4.23.2008

Antilla Journal Article: Self-censorship and Science

Self-censorship and science: a geographical review of media coverage of climate tipping points, Public Understanding of science, March 2010 (online September 2008) Vol. 19, No. 2, 240-256 DOI: 10.1177/0963662508094099. Abstract: Public perception of global climate change is strongly influenced by media constructions of scientific knowledge. This paper explores recent scientific findings and the press coverage thereof and is based on a content analysis of two years of global reporting on climate related positive feedback mechanisms (climate system responses to global warming which lead to further warming). Results indicate that non-US news organizations, especially in the UK, are at the forefront of the discourse on climate feedback loops. Poor US press coverage on such climate thresholds might be understood not only as self-censorship, but as a "false negative" error.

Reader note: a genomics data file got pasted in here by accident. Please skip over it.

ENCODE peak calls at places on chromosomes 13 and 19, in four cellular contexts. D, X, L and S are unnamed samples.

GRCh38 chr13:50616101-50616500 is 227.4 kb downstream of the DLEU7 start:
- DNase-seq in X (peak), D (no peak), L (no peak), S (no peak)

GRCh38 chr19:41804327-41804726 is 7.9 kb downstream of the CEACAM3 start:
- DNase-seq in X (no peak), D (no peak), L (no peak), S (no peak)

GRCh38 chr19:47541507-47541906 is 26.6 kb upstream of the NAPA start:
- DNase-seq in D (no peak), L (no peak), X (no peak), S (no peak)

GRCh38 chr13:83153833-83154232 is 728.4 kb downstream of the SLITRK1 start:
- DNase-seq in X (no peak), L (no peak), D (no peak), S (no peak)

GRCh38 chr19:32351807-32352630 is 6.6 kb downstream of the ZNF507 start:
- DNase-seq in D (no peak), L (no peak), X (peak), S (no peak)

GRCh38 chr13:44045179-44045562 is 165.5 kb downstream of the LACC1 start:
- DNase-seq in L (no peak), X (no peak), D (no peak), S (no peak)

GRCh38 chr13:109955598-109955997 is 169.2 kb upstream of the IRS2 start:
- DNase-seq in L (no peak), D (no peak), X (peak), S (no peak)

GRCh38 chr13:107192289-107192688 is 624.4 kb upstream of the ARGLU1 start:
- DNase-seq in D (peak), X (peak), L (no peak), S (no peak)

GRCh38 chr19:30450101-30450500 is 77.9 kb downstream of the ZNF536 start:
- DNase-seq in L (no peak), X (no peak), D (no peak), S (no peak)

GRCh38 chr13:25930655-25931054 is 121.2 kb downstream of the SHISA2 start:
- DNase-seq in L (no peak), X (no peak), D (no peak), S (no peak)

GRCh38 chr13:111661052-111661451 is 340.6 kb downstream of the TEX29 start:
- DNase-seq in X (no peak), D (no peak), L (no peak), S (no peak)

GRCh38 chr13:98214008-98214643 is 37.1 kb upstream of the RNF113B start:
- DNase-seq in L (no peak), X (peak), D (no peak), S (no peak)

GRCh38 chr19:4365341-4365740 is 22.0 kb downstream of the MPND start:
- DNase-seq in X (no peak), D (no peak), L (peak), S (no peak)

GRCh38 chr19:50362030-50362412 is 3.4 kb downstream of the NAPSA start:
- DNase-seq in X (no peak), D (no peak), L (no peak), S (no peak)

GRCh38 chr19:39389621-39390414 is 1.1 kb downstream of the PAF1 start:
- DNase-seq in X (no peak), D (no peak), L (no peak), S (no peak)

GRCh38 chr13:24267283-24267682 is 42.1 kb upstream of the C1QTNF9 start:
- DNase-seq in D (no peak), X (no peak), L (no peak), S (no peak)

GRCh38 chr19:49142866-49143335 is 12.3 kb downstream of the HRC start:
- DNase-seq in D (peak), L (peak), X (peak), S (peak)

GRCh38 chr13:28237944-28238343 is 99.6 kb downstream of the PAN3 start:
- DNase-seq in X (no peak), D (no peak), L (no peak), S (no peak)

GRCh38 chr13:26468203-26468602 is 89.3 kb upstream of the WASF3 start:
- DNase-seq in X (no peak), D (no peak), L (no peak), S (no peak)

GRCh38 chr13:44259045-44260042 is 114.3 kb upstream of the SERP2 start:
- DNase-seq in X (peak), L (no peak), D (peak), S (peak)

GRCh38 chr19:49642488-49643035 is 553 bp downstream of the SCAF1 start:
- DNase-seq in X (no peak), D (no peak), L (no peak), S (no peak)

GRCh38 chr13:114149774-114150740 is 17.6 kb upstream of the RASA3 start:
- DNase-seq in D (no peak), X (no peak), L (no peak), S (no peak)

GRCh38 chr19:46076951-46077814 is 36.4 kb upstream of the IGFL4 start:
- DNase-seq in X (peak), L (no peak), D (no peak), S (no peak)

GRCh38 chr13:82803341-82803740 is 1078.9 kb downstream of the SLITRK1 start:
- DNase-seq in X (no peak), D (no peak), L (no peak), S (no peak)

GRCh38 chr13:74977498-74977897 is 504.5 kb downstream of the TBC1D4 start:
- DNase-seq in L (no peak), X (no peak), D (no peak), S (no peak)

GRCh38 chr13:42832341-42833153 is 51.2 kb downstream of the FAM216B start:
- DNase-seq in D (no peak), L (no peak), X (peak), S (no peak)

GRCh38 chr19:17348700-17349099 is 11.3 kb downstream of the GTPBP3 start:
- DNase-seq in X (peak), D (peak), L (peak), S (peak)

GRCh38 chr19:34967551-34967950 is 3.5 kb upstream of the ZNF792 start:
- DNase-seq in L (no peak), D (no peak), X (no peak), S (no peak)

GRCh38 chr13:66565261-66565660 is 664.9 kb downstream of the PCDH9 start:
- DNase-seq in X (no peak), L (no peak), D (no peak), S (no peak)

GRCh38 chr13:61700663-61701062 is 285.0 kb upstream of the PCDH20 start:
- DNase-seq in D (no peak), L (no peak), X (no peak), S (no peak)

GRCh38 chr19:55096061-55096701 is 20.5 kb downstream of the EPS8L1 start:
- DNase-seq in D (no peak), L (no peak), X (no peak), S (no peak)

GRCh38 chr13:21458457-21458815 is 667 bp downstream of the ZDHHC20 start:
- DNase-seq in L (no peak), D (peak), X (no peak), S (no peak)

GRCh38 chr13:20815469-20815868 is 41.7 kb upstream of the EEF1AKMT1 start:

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MA: King's College London; BA: University of Washington; Association of American Geographers; International Environmental Communication Association; PUBLISHED WORK Antilla, L. (2010) “Self-censorship and science: a geographical review of media coverage of climate tipping points,” Public Understanding of Science 19(2): 240-256; Antilla, L. (2005) “Climate of scepticism: US newspaper coverage of the science of climate change,” Global Environmental Change 15(4): 338-52